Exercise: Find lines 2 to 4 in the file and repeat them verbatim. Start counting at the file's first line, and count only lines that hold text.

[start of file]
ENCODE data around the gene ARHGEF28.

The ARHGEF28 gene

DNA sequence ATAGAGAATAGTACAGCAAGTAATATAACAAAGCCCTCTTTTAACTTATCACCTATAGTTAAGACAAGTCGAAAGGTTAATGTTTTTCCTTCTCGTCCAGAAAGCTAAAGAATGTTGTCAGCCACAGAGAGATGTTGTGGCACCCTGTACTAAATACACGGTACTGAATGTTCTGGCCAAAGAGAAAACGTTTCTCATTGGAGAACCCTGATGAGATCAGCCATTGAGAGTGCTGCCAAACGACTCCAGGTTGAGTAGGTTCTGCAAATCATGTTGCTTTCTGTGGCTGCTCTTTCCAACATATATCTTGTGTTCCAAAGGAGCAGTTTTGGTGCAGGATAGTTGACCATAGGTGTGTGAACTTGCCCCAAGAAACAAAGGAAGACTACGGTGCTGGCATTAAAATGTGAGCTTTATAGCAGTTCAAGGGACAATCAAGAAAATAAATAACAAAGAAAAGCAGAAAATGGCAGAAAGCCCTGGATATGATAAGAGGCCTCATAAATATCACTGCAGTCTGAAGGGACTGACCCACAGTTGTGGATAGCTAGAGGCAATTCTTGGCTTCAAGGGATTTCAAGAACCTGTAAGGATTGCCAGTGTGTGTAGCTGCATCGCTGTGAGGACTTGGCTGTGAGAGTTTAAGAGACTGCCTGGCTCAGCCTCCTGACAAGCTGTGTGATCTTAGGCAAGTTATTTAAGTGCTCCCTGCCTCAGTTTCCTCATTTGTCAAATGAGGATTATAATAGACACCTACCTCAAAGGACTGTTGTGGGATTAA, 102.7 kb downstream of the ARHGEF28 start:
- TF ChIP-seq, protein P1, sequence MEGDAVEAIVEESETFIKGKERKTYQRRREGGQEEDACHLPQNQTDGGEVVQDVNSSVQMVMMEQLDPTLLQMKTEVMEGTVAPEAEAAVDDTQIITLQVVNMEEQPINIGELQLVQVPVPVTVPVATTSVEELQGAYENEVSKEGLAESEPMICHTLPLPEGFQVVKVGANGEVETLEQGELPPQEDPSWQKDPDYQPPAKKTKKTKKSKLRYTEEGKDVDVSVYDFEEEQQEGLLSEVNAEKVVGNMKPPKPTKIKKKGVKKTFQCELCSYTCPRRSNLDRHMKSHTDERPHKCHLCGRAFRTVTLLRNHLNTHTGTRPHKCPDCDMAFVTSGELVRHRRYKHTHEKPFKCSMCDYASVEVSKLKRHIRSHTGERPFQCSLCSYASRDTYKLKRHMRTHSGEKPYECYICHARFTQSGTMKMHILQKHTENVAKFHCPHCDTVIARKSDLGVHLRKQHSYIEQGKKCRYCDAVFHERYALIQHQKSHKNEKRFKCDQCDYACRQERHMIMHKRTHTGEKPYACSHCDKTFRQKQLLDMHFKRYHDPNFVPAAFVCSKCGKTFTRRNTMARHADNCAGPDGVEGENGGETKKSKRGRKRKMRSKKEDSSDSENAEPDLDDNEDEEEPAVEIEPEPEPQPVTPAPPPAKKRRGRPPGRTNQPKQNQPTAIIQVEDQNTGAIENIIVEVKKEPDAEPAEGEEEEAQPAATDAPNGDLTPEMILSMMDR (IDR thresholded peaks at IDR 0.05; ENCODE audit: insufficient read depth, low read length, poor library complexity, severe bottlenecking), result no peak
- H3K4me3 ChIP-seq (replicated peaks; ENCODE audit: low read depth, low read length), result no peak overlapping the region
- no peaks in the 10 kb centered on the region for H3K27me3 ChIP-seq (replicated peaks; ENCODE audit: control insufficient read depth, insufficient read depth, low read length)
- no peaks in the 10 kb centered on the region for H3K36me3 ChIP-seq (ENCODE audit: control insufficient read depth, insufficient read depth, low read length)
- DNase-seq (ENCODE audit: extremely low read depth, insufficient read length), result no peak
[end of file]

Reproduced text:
The ARHGEF28 gene

DNA sequence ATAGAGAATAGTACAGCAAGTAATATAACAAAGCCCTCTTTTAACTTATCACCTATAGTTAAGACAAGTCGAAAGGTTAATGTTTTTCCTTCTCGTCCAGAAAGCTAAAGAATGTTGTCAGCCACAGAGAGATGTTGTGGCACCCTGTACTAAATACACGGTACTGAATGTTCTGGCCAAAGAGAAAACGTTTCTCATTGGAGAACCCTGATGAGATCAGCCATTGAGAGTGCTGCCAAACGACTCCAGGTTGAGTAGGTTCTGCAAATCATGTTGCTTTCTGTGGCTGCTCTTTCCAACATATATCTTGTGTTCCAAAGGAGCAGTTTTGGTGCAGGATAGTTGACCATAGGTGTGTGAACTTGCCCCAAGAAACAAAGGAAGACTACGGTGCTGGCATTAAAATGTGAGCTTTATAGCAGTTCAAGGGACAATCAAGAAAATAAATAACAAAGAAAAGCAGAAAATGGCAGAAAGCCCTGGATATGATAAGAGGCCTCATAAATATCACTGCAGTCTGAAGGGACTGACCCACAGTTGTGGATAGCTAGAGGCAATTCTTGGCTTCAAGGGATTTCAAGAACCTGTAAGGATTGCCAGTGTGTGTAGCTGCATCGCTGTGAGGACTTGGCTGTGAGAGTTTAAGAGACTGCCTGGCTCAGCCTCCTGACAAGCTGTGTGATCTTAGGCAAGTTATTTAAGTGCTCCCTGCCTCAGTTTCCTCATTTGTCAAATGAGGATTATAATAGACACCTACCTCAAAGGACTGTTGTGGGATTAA, 102.7 kb downstream of the ARHGEF28 start:
- TF ChIP-seq, protein P1, sequence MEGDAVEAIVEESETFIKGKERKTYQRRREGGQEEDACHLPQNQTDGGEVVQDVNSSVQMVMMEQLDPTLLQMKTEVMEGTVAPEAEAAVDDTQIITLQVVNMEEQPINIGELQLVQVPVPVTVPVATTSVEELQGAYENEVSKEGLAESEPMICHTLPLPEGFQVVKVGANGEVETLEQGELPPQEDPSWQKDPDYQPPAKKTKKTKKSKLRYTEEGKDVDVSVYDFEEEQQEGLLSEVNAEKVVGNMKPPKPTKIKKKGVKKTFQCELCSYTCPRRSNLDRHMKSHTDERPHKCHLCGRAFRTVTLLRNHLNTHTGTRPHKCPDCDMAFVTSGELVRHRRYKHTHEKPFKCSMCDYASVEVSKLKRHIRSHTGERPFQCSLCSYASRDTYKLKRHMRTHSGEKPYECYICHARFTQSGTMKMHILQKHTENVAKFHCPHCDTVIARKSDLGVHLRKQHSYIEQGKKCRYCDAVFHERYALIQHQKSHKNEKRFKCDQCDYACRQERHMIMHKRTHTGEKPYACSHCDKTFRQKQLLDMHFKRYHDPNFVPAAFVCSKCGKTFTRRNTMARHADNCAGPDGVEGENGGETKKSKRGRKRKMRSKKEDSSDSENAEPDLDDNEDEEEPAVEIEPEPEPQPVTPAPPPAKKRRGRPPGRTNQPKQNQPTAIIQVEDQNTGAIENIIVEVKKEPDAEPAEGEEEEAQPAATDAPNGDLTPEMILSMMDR (IDR thresholded peaks at IDR 0.05; ENCODE audit: insufficient read depth, low read length, poor library complexity, severe bottlenecking), result no peak